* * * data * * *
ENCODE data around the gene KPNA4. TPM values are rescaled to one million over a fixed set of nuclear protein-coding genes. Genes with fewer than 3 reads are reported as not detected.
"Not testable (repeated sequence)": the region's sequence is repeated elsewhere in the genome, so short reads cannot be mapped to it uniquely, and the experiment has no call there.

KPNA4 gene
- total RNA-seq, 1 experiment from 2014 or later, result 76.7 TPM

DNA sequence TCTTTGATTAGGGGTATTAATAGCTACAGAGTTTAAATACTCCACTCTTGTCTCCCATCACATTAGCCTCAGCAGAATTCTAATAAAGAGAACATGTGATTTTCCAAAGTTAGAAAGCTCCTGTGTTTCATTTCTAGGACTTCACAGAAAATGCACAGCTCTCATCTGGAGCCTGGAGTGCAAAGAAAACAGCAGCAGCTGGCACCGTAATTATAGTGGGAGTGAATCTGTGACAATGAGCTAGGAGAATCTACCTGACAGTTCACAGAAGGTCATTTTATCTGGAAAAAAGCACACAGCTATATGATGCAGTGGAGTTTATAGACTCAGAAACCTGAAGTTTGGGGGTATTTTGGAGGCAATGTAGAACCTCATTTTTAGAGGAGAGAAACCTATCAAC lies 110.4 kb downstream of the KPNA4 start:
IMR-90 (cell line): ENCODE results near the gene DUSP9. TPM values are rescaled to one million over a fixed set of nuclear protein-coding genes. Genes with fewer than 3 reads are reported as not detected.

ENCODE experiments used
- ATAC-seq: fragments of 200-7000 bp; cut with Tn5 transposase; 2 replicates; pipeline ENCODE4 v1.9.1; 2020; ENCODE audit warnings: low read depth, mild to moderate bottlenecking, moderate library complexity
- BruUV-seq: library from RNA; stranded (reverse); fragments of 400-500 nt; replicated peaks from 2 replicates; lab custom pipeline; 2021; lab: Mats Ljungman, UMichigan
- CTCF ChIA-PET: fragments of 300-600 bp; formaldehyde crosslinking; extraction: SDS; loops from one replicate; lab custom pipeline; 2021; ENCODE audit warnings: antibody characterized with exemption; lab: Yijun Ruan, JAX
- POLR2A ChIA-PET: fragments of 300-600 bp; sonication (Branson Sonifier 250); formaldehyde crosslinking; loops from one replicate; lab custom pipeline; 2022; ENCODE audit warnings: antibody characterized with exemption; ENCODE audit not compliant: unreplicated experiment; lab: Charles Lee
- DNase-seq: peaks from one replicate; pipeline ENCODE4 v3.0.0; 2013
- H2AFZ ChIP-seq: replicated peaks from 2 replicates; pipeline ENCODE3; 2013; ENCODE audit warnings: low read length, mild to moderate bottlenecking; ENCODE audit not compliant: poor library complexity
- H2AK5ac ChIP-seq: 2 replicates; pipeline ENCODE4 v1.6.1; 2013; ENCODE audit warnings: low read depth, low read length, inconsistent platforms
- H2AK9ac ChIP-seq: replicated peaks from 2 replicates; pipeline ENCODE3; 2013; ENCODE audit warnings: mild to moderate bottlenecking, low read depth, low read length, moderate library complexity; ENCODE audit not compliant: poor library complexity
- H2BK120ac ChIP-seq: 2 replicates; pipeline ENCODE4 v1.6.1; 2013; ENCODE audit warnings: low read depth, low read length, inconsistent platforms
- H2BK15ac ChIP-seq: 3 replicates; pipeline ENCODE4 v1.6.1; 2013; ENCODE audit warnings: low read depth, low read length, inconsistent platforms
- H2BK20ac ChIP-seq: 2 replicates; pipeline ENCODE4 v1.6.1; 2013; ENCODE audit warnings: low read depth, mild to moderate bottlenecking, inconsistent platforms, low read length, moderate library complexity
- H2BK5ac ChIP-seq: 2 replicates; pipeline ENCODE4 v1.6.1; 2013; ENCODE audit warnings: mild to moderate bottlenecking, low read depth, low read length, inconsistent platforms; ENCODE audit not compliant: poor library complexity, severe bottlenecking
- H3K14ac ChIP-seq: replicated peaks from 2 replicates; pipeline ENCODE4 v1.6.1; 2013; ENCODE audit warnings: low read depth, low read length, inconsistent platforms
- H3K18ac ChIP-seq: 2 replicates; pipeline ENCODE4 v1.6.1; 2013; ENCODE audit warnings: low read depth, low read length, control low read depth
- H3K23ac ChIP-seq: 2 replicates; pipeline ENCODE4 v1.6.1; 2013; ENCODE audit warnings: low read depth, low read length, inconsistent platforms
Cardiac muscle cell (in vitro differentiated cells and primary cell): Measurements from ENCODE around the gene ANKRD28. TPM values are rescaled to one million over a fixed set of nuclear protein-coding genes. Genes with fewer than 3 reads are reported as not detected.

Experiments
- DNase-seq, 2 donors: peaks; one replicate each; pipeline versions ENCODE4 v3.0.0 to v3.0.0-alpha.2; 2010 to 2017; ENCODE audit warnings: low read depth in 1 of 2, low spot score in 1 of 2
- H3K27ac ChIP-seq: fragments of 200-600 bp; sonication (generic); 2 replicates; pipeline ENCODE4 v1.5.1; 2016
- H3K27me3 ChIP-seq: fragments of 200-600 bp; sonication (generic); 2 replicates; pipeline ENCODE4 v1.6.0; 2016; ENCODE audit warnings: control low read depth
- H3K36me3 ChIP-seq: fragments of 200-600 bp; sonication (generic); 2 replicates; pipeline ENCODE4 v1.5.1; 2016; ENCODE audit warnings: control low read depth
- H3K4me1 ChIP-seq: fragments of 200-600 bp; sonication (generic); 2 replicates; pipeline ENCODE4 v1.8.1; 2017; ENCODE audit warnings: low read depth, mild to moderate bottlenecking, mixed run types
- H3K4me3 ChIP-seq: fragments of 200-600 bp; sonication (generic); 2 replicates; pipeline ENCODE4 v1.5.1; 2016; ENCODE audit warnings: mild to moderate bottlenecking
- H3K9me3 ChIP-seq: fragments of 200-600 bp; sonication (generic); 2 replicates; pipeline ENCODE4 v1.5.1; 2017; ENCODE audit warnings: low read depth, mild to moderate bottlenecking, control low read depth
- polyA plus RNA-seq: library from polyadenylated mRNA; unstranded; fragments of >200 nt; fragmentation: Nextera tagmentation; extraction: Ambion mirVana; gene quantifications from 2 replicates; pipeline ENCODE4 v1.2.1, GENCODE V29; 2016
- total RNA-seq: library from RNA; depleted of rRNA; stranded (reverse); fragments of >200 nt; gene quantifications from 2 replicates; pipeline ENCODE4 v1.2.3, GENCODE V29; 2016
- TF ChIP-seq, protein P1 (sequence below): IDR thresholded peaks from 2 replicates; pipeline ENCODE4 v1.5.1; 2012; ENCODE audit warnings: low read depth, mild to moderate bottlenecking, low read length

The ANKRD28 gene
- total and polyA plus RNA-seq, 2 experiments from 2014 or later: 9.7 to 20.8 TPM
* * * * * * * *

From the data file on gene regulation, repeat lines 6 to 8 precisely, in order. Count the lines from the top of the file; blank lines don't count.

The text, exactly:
IMR-90 (cell line): ENCODE results near the gene DUSP9. TPM values are rescaled to one million over a fixed set of nuclear protein-coding genes. Genes with fewer than 3 reads are reported as not detected.

ENCODE experiments used
- ATAC-seq: fragments of 200-7000 bp; cut with Tn5 transposase; 2 replicates; pipeline ENCODE4 v1.9.1; 2020; ENCODE audit warnings: low read depth, mild to moderate bottlenecking, moderate library complexity